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skulk

or sculk

[skuhlk]
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verb (used without object)
  1. to lie or keep in hiding, as for some evil reason: The thief skulked in the shadows.
  2. to move in a stealthy manner; slink: The panther skulked through the bush.
  3. British. to shirk duty; malinger.
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noun
  1. a person who skulks.
  2. a pack or group of foxes.
  3. Rare. an act or instance of skulking.
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Origin of skulk

1175–1225; Middle English < Scandinavian (not in ON); compare Danish, Norwegian skulke, Swedish skolka play hooky
Related formsskulk·er, nounskulk·ing·ly, adverb

Synonyms

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1. See lurk.
Dictionary.com Unabridged Based on the Random House Unabridged Dictionary, © Random House, Inc. 2018

Examples from the Web for skulker

Historical Examples

  • Have I told you that I thought him a skulker, a coward hiding to escape warfare?

    Fernley House

    Laura E. Richards

  • Milo was there, and Milo would see to it that no skulker declined his queen's command.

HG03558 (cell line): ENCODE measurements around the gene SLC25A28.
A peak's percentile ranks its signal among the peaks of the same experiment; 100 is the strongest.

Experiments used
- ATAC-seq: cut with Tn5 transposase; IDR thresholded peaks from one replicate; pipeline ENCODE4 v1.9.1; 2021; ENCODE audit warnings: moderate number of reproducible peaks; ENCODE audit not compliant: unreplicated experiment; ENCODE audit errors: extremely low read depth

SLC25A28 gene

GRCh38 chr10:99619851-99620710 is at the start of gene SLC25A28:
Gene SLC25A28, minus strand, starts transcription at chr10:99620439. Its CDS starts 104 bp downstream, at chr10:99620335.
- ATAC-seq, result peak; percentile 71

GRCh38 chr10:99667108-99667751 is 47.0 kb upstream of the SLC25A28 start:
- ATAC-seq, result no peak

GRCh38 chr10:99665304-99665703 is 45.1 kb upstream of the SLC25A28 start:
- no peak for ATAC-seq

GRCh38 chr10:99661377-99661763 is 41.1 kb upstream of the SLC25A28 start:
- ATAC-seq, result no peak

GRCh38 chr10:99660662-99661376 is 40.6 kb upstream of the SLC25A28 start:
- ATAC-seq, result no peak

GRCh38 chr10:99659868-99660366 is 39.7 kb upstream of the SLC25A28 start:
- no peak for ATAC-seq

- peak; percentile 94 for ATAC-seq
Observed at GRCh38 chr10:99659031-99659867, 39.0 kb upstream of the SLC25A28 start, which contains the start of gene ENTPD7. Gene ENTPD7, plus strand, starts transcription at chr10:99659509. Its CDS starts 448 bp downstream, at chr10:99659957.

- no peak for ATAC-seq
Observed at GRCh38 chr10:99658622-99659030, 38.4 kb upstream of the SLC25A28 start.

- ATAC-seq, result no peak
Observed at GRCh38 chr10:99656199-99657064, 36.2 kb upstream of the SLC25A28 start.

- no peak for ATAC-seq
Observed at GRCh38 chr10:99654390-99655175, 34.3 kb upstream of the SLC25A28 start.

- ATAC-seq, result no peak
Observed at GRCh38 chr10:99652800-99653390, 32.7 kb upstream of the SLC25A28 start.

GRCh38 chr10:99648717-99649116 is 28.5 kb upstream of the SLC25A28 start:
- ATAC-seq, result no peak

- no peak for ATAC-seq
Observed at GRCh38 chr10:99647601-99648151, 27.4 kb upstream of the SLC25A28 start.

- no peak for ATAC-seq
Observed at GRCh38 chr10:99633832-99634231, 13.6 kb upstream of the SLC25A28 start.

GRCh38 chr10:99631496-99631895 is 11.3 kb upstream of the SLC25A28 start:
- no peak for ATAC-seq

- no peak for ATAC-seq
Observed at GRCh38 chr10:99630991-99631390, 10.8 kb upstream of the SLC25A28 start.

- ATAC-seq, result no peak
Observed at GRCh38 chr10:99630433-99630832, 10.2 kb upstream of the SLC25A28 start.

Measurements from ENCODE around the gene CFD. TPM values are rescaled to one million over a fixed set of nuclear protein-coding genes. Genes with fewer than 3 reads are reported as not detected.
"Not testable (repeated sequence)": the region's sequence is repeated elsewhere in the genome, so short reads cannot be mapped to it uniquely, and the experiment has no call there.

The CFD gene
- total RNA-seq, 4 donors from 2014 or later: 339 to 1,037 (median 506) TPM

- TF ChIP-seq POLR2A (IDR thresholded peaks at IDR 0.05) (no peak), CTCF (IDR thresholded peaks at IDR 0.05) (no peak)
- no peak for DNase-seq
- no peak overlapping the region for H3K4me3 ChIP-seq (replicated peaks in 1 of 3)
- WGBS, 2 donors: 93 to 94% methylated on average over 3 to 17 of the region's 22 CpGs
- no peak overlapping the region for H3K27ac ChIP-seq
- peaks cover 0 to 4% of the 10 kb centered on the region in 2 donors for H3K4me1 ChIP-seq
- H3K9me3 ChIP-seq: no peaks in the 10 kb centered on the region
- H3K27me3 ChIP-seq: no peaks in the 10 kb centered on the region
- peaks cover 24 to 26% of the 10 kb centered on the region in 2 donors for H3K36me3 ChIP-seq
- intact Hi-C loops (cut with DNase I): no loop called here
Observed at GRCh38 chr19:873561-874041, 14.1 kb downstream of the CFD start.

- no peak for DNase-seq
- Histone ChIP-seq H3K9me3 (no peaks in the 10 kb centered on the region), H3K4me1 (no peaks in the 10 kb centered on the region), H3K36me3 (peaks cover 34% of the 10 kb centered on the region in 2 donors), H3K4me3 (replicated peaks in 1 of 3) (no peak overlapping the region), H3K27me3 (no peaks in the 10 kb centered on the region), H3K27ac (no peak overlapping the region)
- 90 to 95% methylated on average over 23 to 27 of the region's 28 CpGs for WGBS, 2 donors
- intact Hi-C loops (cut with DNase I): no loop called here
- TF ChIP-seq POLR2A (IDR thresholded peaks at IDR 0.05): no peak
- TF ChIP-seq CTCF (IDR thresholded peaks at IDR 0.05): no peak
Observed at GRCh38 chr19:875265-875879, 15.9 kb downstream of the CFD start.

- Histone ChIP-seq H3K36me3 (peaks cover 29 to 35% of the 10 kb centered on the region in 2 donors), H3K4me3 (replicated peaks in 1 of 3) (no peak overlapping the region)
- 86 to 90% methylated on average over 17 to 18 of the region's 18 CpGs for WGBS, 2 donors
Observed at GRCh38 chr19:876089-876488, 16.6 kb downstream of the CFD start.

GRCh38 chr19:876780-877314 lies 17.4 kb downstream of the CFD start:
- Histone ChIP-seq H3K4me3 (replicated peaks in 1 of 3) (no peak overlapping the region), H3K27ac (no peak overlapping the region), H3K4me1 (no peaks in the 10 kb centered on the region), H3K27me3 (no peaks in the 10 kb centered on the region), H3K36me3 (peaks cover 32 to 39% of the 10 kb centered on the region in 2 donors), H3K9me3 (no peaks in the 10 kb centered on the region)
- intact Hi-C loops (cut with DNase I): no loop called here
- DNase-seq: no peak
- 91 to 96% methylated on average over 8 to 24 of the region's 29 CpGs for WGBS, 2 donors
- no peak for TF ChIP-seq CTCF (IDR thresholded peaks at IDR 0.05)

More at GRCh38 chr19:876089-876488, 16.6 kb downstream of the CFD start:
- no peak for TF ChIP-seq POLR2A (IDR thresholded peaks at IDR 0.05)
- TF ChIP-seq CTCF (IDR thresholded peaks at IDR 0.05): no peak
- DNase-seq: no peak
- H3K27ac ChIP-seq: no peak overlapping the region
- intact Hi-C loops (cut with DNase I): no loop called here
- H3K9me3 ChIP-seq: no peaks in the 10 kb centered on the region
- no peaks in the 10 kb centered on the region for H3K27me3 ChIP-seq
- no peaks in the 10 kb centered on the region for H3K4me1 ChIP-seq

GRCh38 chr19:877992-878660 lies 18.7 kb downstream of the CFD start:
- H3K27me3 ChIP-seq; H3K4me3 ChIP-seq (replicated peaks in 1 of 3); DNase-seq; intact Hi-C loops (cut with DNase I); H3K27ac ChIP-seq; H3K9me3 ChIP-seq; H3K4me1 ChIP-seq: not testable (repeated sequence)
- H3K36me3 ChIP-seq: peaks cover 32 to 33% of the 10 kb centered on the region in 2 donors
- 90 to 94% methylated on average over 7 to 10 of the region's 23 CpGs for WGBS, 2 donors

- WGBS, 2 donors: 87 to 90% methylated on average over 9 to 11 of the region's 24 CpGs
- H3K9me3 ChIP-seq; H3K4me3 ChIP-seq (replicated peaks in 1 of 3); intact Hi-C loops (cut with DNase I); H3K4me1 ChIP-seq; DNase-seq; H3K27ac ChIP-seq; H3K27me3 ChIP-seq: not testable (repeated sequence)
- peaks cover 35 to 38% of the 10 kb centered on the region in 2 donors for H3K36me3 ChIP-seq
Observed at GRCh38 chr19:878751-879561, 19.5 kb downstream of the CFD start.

The Pirate Woman

    Aylward Edward Dingle

  • After all, this skulker had more cause to be afraid of me than I of him.

  • Goodloe, what was the exact story about that skulker of a thief on the cross?

    The Heart's Kingdom

    Maria Thompson Daviess

  • But if the intended victim, suspicious, should get unseen into the creek bed, the skulker could hardly avoid a fight.

    Laramie Holds the Range

    Frank H. Spearman


British Dictionary definitions for skulker

skulk

verb (intr)
  1. to move stealthily so as to avoid notice
  2. to lie in hiding; lurk
  3. to shirk duty or evade responsibilities; malinger
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noun
  1. a person who skulks
  2. obsolete a pack of foxes or other animals that creep about stealthily
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Derived Formsskulker, noun

Word Origin

C13: of Scandinavian origin; compare Norwegian skulka to lurk, Swedish skolka, Danish skulke to shirk
Collins English Dictionary - Complete & Unabridged 2012 Digital Edition © William Collins Sons & Co. Ltd. 1979, 1986 © HarperCollins Publishers 1998, 2000, 2003, 2005, 2006, 2007, 2009, 2012

Word Origin and History for skulker

skulk

v.

c.1200, from a Scandinavian source, cf. Norwegian skulke "to shirk, malinger," Danish skulke "to spare oneself, shirk," Swedish skolka "to shirk, skulk, slink, play truant." Common in Middle English but lacking in 15c.-16c. records; possibly reborrowed 17c. Related: Skulked; skulking; skulker; skulkery.

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Online Etymology Dictionary, © 2010 Douglas Harper